Hi. I am 47 year old divorced mother of 12 year old daughter. I lost my mom in November 2014. My story is long and complicated but I’ll just give you the highlights. My mom was depressed most of her life due to the men she married. First, my dad. Then my stepdad. Both were physically and mentally abusive. I also was married to an abusive man. After 10 years of abuse I finally found the courage to leave, and my daughter and I moved in with my mom and stepdad while I went back to school to get my degree so I could make a better living to support my daughter. What I found out, and didn’t know before, was that my stepdad was an extreme narssicist. But anyone would only know that from living with him. He always appearred to be the nicest guy you’d ever want to know. We walked on eggshells so as not to set off his violent temper. My mom bent over backward to please him so he wouldn’t go off. I, on the other hand, did not feel the need to practically worship him in order for him to not call me every cuss word he knew and throw things. I wasn’t rude, I just didn’t kiss his feet. That did not go over well, with him. Therefore, he despised me. After I fininshed my degree and moved out and got my own place, he would not allow my mom and I to talk or spend time together. He came between us and tried to turn my mom against me. He was very jealous of our relationship. He would do and say rotten things to me and she would support him even though she knew he was in the wrong. He bullied her. In my opinion she developed Stockholm Syndrome. She was being abused yet she refused to leave him. I begged her to come live with me and my daughter, but she didn’t want to leave him. I longed for a relationship with my mom, but the only time we could she each other was when he went to his grandkids’ ball games once or twice a month. We would secretly go out to dinner. If he found out he would’ve hit the roof! Then last spring she began having stomach problems. She had almost constant diarrhea for months. She had CT scans, etc, and she told us that they couldn’t find anything wrong. She lost a lot of weight. Finally, my brothers and I talked her into going to the university hospital for treatment and diagnosis. That was November 9th. they did all the tests. She had pancreatic cancer that had metastasized throughout her body. We knew that she knew about it long ago but just wasn’t telling us. The doctor sent her home with hospice and 3 months to live. When I visited after work every day, my stepdad was extremely rude and made it known that he still did not want me coming around. But, dammit, she was my mother and she didn’t have much time left. So, I came, anyway, despite him being extremely rude and belligerent. We were never given privacy, he always had his big nose between us so he could catch every word. He still insisted that she cook meals for him even though she was so weak that she had to use a walker to walk. She was going downhill fast. I knew she wouldn’t make it 3 months. I thought probably only 1 month. But to everyone’s surprise, she passed away 6 days after she got out of the hospital. I feel like my stepdad stole my mom from me. I could not have a relationship with her because of him. We should have been enjoying each other and doing things together and making memories with my daughter, but he wouldn’t allow it. I never doubted my mom’s love for me even though she was not allowed to express it. She was totally controlled by him. After her death, my brother’s expected me to take care of my stepdad because I lived closest to him and he would be alone, now. I tried to explain why that was not going to happen, but they didn’t believe me because my mom always covered for him and made it appear as if everything was fine. They have seen a small sample of his temper, but nothing compared to what I have. Now, I am a bad, uncaring, selfish, lazy person, in their eyes because I won’t cook, clean and do laundry for the monster that was abusing me and my mom. He was abusive to her right up to the day she died. I can’t talk to anyone in my family about it because they don’t want to hear it. They want to stick their heads in the sand and pretend none of it happened. I think it would help if I could talk about it to someone, but i can’t.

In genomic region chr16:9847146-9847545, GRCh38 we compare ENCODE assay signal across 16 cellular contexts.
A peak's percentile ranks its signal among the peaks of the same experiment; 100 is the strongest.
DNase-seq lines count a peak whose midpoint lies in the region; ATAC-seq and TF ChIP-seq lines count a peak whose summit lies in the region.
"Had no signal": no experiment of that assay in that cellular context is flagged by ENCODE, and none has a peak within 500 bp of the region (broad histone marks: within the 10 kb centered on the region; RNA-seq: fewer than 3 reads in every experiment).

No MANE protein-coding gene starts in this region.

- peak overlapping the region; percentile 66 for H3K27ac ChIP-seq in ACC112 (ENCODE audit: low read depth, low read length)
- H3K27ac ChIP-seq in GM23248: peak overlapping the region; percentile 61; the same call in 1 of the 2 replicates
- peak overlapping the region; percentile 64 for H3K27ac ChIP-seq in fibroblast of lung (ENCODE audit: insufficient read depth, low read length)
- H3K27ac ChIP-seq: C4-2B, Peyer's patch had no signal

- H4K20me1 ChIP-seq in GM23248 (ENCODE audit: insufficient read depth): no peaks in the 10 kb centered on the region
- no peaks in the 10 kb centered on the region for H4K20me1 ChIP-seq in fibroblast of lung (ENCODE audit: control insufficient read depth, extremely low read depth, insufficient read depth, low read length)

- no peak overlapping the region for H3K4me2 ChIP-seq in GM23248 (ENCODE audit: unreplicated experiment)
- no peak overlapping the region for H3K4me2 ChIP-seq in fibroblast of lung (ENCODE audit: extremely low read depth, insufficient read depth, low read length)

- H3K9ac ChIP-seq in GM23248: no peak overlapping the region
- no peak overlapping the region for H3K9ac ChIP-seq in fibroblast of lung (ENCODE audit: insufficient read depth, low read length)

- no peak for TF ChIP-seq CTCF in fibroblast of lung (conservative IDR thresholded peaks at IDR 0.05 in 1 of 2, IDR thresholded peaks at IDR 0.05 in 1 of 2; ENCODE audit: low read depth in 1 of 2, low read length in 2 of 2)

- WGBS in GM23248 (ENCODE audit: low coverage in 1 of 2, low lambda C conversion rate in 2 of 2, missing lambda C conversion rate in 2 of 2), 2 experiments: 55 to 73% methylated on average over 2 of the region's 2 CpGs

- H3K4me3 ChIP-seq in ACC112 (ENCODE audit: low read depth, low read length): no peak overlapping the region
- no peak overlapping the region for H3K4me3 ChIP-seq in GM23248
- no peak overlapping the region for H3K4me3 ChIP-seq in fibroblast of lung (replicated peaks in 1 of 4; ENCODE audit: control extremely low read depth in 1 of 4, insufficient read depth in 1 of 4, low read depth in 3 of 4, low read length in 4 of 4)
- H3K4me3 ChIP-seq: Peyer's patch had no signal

• Missy, my dear, I’m so sorry to learn of your mom’s death, and my heart hurts for you as I read your sad story. I am struck by your statement that you think it would help “if I could talk about it to someone, but I can’t.” Is it that you “can’t,” or that you are choosing not to (as in you “won’t”)? I hope you will consider a session or two with a specialist in grief counseling who can help you sort through what you’re feeling about all of this, and within the safety of a confidential therapeutic relationship. Listen to your heart, and follow your own good instincts. As you yourself have acknowledged, it WILL help if you talk to someone about this!

  • Chelly says:

    Hi, i am Chelly, 21 years. This concerns my best friend. Her mother passed on sometime in August 2016 after a brave battle with cancer. Its almost 4 months down the line but i don’t know what to say. She never opens up to anyone. When she is with friends she is happy and all that. But her whatsapp status and profile pics suggest otherwise. I am at a loss on what to say or do. Any ideas please.

    • Hi Chelly ~ How good of you to be concerned for your friend who is mourning the death of her mother. I invite you to read the article posted recently on my blog: In Grief: “Being There” for Someone in Mourning, here: http://bit.ly/2fsmB8Z ~ and be sure to follow some of the links listed at the base, too.

  • Abigale Guieb says:

    I want to find a support group and motivational support of healing after losing my mother from Cancer 3 months ago. My sister, father, and I are still dealing with the loss and still cannot accept that she is gone. We need help please?